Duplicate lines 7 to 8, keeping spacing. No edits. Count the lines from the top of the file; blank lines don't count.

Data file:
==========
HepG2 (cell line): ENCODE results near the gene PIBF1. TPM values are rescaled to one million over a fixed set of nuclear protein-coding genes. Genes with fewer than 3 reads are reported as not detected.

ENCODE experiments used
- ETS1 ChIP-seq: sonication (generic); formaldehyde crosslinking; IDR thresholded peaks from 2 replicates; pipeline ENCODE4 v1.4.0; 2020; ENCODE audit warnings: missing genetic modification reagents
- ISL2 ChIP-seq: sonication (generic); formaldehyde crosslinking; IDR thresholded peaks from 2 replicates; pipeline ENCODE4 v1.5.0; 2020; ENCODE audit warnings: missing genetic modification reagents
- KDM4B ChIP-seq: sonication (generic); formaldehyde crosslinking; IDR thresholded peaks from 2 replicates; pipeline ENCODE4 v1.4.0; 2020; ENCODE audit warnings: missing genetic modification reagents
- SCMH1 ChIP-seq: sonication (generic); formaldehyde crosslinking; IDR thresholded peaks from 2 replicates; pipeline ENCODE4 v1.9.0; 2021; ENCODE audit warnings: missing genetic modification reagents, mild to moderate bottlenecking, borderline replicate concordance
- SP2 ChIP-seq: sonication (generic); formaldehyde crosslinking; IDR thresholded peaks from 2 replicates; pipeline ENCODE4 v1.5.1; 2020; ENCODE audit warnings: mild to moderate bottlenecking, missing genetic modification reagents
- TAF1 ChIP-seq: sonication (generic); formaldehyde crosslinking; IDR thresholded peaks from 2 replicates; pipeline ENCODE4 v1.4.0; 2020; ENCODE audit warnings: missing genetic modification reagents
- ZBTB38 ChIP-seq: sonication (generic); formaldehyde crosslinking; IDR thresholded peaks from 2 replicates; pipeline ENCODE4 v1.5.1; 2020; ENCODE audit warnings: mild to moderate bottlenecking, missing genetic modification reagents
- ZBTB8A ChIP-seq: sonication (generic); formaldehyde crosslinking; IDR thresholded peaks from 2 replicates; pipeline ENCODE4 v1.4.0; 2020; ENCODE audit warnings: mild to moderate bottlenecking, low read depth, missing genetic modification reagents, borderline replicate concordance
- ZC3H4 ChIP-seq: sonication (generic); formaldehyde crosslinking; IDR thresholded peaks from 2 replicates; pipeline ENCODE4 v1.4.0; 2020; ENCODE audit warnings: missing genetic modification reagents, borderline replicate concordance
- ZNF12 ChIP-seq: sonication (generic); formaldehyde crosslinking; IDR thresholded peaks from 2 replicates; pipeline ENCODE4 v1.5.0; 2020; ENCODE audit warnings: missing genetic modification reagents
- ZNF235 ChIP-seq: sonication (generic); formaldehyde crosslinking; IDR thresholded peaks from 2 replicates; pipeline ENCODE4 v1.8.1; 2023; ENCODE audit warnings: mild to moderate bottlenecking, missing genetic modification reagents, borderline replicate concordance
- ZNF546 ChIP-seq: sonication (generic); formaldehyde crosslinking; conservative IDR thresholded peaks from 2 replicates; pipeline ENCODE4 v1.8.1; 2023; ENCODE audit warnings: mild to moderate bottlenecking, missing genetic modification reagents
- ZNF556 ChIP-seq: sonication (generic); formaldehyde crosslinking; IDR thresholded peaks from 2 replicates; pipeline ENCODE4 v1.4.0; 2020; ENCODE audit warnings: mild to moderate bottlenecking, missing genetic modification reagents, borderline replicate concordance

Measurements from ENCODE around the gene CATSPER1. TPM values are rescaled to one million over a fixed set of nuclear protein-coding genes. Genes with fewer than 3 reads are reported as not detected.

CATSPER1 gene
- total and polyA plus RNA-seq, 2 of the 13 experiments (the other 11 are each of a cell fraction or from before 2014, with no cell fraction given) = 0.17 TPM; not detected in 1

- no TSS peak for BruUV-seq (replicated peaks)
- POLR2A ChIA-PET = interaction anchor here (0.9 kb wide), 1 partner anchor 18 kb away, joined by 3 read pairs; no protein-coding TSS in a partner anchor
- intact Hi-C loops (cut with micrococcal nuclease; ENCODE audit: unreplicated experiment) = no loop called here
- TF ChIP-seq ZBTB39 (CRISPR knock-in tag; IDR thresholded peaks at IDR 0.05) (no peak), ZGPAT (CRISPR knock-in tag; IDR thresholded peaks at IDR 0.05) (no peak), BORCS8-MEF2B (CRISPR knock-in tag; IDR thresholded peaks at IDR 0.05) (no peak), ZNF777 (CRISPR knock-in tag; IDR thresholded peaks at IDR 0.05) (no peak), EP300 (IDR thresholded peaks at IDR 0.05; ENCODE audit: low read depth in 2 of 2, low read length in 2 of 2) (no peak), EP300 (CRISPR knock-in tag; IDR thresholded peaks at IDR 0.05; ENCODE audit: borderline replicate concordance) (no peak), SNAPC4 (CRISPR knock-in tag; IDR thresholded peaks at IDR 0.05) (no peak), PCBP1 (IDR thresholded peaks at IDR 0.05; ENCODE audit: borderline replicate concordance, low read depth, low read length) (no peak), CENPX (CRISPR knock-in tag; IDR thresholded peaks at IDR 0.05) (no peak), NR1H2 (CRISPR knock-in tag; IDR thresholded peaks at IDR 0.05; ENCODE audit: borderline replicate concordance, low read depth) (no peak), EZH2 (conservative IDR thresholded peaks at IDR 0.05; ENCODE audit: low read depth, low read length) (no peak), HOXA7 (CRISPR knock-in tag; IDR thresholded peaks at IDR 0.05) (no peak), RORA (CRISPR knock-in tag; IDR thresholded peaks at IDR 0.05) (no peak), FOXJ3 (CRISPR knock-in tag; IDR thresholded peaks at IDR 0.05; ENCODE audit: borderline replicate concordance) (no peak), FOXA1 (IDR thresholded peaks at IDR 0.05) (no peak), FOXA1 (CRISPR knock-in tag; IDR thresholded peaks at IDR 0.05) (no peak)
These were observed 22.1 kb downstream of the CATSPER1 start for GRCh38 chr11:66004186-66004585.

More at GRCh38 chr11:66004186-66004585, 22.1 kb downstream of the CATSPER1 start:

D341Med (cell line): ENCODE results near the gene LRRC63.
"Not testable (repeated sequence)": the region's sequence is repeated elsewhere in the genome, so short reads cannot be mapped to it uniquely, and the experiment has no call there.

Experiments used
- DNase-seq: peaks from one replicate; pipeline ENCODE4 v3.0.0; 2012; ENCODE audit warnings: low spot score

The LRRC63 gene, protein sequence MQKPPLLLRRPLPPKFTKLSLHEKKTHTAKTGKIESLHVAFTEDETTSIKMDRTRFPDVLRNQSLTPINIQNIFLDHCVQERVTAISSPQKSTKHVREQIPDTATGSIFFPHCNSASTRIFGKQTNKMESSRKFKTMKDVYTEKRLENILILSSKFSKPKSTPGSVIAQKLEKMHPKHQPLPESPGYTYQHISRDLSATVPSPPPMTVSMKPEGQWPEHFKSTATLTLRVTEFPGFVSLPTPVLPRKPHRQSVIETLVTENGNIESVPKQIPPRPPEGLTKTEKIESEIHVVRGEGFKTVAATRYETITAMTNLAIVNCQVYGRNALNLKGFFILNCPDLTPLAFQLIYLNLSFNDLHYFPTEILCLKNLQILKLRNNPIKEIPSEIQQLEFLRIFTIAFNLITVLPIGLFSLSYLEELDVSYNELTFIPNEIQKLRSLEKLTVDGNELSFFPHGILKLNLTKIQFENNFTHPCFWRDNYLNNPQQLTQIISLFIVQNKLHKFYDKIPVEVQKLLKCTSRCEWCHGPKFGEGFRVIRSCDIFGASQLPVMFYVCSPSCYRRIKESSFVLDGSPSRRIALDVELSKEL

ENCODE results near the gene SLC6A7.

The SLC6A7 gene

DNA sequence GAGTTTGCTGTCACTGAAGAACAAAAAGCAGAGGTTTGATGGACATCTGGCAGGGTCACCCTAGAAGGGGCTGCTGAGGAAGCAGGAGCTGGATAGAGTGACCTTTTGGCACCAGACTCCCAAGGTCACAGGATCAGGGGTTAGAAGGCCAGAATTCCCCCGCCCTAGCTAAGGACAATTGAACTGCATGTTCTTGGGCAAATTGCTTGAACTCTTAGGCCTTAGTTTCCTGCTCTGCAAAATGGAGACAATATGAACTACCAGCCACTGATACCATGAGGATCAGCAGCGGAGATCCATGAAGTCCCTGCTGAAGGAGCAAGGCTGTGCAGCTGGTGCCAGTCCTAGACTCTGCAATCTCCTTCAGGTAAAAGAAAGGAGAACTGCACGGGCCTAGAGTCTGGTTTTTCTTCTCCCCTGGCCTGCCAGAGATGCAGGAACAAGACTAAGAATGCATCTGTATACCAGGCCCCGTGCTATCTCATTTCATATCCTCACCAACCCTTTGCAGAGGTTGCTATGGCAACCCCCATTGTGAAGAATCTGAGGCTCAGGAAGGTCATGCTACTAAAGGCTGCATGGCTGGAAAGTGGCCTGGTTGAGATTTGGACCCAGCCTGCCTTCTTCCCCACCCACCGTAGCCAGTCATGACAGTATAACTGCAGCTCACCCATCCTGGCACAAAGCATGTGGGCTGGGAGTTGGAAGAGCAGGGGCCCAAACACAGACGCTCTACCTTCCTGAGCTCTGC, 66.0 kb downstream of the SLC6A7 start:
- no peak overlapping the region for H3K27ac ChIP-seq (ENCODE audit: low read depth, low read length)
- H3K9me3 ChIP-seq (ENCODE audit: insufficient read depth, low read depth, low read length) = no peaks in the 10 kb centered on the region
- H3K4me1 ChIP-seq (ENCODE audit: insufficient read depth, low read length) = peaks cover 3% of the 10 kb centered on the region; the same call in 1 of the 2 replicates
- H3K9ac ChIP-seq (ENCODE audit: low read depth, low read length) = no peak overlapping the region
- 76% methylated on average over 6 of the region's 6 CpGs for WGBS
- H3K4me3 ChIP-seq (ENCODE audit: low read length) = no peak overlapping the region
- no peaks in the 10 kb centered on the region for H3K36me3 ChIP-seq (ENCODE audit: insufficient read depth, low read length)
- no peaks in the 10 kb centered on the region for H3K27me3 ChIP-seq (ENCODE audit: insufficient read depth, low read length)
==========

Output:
- SP2 ChIP-seq: sonication (generic); formaldehyde crosslinking; IDR thresholded peaks from 2 replicates; pipeline ENCODE4 v1.5.1; 2020; ENCODE audit warnings: mild to moderate bottlenecking, missing genetic modification reagents
- TAF1 ChIP-seq: sonication (generic); formaldehyde crosslinking; IDR thresholded peaks from 2 replicates; pipeline ENCODE4 v1.4.0; 2020; ENCODE audit warnings: missing genetic modification reagents